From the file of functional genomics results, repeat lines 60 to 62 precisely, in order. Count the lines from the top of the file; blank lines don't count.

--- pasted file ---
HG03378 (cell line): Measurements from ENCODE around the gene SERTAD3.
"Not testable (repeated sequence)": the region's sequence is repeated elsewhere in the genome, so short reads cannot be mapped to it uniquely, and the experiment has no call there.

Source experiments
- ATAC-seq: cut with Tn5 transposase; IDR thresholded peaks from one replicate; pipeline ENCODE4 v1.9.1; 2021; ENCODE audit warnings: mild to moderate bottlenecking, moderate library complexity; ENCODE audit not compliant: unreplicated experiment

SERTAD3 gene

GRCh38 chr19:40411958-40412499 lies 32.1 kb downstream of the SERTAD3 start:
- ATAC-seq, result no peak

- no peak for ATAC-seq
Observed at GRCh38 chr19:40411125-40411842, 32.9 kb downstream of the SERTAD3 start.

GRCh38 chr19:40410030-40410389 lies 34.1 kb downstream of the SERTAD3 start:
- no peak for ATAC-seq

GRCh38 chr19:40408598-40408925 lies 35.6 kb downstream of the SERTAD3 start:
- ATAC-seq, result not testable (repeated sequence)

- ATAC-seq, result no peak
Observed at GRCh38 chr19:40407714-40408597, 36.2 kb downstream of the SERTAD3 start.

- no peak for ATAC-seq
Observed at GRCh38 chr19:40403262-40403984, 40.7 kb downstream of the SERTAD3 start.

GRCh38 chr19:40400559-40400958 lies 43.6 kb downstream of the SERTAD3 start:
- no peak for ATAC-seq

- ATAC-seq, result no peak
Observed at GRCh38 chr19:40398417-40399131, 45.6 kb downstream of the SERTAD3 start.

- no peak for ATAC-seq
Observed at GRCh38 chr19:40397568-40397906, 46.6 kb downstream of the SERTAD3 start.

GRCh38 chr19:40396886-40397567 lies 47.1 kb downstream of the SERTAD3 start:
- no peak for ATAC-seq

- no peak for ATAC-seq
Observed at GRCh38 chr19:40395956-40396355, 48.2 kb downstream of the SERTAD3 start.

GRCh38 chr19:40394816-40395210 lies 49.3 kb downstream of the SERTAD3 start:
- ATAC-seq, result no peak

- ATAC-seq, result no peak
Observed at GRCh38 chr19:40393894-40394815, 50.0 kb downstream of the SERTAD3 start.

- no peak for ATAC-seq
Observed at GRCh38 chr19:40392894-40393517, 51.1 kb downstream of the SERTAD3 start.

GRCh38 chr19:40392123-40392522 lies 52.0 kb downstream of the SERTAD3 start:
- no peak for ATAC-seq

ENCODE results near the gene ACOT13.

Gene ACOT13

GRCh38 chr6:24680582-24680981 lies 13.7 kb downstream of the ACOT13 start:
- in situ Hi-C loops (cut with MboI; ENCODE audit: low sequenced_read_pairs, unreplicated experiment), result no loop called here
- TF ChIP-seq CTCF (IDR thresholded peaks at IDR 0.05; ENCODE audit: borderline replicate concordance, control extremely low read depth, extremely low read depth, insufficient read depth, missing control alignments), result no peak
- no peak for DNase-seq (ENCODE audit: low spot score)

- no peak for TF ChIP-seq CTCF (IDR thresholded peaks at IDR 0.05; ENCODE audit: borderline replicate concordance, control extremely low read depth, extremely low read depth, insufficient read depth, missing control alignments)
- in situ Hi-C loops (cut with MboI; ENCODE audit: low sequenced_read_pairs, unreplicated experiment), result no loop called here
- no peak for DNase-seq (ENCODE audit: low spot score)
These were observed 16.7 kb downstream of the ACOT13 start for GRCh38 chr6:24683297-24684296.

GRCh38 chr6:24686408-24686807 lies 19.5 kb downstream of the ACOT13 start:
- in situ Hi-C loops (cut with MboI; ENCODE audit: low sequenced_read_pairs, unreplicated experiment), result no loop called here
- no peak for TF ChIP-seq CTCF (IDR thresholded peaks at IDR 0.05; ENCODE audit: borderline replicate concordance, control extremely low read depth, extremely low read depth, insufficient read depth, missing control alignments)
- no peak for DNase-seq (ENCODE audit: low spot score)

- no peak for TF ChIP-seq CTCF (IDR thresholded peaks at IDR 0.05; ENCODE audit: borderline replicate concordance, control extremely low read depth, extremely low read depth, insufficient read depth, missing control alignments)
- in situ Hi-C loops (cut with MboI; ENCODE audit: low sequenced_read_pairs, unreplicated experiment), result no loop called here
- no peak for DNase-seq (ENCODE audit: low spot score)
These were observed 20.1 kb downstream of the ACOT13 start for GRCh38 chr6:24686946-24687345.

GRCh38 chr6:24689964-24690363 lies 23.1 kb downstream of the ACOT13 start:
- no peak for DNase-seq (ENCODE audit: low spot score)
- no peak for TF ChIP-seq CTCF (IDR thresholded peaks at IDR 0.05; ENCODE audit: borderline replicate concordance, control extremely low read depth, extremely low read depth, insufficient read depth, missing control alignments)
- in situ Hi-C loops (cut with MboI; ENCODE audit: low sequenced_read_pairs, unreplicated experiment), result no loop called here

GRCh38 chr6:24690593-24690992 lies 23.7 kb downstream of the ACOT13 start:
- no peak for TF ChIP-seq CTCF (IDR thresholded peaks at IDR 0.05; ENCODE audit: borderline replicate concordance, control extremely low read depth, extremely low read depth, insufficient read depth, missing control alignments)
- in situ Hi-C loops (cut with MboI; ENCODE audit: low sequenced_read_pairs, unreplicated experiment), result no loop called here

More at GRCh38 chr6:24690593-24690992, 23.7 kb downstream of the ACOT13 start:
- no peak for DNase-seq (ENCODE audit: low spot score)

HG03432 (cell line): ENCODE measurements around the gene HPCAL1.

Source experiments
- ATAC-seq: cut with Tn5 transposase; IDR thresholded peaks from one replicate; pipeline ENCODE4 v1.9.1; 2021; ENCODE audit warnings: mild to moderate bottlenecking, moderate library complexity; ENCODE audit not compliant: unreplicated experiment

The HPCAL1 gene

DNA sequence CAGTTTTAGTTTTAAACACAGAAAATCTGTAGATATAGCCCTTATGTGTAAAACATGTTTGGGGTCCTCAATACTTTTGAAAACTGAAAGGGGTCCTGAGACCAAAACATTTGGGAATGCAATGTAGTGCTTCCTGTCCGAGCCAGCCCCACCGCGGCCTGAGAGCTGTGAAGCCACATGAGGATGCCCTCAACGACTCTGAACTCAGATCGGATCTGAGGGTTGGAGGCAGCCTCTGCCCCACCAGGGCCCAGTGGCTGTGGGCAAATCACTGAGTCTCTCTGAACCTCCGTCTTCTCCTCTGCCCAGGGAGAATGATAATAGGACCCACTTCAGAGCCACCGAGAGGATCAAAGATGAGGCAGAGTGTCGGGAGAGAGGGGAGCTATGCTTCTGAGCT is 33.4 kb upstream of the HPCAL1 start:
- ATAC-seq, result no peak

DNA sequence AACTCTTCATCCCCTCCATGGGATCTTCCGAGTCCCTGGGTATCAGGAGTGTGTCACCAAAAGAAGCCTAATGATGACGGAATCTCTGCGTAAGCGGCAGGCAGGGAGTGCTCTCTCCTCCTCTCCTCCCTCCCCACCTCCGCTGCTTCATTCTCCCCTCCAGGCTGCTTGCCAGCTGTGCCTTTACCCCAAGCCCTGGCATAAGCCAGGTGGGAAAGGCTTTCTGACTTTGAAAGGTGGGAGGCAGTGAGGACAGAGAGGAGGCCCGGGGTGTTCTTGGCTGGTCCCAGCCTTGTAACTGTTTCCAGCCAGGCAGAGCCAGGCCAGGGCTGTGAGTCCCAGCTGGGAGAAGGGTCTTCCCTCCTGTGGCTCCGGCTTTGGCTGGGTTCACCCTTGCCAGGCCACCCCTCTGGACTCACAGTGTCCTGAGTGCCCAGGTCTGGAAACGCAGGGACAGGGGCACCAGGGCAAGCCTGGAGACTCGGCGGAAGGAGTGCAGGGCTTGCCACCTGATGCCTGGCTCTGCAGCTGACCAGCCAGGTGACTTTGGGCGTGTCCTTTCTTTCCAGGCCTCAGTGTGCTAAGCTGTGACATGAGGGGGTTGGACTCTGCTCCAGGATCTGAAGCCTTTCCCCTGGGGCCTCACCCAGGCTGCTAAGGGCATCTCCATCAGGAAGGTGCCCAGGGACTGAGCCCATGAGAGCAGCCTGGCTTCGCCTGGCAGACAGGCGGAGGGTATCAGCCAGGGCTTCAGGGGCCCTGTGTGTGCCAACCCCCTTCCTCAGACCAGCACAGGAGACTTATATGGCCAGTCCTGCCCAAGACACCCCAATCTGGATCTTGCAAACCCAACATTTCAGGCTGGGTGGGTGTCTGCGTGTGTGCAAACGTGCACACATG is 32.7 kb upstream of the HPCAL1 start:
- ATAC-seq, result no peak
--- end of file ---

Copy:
- in situ Hi-C loops (cut with MboI; ENCODE audit: low sequenced_read_pairs, unreplicated experiment), result no loop called here

More at GRCh38 chr6:24690593-24690992, 23.7 kb downstream of the ACOT13 start:
- no peak for DNase-seq (ENCODE audit: low spot score)